Ethnicity pay gap reporting should become mandatory “without delay”, according to the Trades Union Congress (TUC).
The union body is urging ministers to introduce reporting legislation following the publication of new government guidance and advice for employers today (17 April).
General secretary Paul Nowak said: “The harsh reality is that even today, structural racism plays a big role in determining black workers’ pay and career prospects. Too often, BME [black and ethnic minority] workers are paid less for doing the same job as their white colleagues.
“Ministers must take bold action to confront inequality and racism in the labour market. The obvious first step is mandatory ethnicity pay gap reporting – not just voluntary guidance. And alongside publishing the raw data, every employer should have to publish an action plan setting out how they will close their pay gap. That will really drive more equal workplaces.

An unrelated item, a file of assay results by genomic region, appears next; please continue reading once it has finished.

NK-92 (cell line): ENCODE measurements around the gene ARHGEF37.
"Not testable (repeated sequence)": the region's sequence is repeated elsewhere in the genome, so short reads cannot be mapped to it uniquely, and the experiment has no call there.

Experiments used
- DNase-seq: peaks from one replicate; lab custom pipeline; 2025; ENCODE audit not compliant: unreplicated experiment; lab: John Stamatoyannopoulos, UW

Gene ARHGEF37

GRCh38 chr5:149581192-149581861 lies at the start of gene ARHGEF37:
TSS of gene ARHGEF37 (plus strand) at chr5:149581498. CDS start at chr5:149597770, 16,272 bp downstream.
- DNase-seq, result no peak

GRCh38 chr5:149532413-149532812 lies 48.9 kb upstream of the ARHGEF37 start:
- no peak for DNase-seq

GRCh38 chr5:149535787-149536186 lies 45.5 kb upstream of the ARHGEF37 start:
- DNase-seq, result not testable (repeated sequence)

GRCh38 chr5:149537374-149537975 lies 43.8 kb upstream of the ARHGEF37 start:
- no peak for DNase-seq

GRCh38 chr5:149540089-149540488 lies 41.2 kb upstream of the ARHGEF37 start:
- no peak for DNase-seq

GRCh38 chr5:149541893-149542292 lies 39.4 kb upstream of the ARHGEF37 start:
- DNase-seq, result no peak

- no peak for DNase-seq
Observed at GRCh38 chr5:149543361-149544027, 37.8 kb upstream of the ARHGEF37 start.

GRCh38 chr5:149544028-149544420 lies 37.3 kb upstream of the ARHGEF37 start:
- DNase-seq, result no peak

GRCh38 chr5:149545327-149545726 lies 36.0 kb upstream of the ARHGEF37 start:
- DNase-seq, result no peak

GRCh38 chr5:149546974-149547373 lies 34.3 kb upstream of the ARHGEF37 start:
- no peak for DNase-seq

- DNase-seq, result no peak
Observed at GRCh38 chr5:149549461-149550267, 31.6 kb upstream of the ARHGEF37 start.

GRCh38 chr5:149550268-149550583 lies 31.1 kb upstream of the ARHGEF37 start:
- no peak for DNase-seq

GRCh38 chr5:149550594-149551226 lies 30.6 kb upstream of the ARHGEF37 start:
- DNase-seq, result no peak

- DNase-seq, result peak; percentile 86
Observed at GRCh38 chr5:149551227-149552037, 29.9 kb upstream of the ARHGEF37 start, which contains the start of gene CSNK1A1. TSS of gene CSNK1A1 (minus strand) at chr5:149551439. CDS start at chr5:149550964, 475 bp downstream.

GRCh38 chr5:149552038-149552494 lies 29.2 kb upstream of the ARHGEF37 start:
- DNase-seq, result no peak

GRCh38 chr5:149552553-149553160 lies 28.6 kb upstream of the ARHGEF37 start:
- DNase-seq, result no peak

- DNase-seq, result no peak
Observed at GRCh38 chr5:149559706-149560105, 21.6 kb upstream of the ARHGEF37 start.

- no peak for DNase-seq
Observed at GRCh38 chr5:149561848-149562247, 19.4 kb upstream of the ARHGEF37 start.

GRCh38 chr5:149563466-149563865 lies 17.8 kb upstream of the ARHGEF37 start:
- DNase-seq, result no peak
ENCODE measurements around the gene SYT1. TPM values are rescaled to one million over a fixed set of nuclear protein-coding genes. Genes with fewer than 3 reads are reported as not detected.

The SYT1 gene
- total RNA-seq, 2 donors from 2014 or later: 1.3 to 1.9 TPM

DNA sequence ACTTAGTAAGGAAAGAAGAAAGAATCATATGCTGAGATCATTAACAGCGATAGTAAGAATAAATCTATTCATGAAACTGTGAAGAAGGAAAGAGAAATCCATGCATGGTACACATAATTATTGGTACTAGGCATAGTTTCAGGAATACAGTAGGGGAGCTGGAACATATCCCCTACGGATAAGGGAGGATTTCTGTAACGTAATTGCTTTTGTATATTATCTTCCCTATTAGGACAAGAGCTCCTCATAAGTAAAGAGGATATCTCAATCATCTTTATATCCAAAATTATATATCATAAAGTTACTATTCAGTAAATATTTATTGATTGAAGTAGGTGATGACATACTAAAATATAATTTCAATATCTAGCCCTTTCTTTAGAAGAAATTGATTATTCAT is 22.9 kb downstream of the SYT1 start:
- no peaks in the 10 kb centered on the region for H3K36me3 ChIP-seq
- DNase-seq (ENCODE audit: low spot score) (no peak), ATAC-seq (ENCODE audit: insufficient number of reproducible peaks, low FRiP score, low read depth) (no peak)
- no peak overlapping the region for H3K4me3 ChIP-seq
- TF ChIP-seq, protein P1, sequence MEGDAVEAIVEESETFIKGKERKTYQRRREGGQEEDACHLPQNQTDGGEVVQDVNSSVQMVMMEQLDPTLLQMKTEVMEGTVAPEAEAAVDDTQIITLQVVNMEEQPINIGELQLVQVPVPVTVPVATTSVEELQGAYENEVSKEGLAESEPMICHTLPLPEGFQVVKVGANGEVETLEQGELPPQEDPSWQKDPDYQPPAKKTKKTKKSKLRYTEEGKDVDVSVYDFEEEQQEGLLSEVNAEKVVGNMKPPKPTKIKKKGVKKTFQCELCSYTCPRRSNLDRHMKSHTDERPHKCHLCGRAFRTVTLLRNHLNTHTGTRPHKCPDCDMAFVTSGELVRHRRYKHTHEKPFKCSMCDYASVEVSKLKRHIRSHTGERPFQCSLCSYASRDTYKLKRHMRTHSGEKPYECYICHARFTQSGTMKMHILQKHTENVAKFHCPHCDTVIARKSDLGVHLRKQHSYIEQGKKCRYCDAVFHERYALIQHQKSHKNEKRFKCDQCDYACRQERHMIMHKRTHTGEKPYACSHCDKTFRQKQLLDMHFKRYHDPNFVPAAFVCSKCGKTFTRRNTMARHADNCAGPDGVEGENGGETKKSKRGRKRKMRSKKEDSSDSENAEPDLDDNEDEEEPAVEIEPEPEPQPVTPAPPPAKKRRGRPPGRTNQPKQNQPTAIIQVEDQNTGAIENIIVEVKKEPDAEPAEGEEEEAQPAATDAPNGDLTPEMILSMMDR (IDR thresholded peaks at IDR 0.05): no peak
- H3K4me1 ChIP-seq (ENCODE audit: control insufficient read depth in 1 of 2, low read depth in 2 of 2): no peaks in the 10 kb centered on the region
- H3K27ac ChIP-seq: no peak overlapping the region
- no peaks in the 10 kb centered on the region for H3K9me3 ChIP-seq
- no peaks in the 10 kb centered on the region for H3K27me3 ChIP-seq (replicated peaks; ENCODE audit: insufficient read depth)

“Business and unions are united in their support for compulsory pay gap monitoring. Ministers must bring it in without delay.”
The new guidance, published by the Race Disparity Unit, Equality Hub and the Department for Business and Trade, includes advice on collecting employees’ ethnicity pay information, how to deal with data issues such as confidentiality, aggregating ethnic groups and employees’ locations, the recommended calculations and detailed instructions on how they should be done, reporting the findings, more analysis that may be required to identify causes of any disparities, and why it is important to adopt an evidence-based method when it comes to actions.
Organisations are not currently required by law to report on their ethnicity pay gaps, but many employers voluntarily publish this information in addition to their gender pay gap.
Last month (March), Business in the Community (BITC), the Prince’s Responsible Business Network, wrote to both the Prime Minister and leader of the opposition calling for mandatory ethnicity pay gap reporting to be introduced for UK employers with more than 250 employees.